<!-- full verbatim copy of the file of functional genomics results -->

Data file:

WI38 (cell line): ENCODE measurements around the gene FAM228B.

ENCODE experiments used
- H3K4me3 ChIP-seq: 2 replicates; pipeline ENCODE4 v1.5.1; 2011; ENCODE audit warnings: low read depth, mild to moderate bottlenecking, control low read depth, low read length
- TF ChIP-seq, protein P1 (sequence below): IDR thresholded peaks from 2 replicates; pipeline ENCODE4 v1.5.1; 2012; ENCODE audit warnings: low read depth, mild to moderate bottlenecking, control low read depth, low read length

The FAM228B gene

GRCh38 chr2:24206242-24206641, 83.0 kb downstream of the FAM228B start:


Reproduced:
WI38 (cell line): ENCODE measurements around the gene FAM228B.

ENCODE experiments used
- H3K4me3 ChIP-seq: 2 replicates; pipeline ENCODE4 v1.5.1; 2011; ENCODE audit warnings: low read depth, mild to moderate bottlenecking, control low read depth, low read length
- TF ChIP-seq, protein P1 (sequence below): IDR thresholded peaks from 2 replicates; pipeline ENCODE4 v1.5.1; 2012; ENCODE audit warnings: low read depth, mild to moderate bottlenecking, control low read depth, low read length

The FAM228B gene

GRCh38 chr2:24206242-24206641, 83.0 kb downstream of the FAM228B start: